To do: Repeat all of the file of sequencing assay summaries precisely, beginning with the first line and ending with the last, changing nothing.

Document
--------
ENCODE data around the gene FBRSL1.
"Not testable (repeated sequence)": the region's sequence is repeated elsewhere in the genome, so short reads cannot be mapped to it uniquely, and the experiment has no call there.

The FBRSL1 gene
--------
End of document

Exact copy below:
ENCODE data around the gene FBRSL1.
"Not testable (repeated sequence)": the region's sequence is repeated elsewhere in the genome, so short reads cannot be mapped to it uniquely, and the experiment has no call there.

The FBRSL1 gene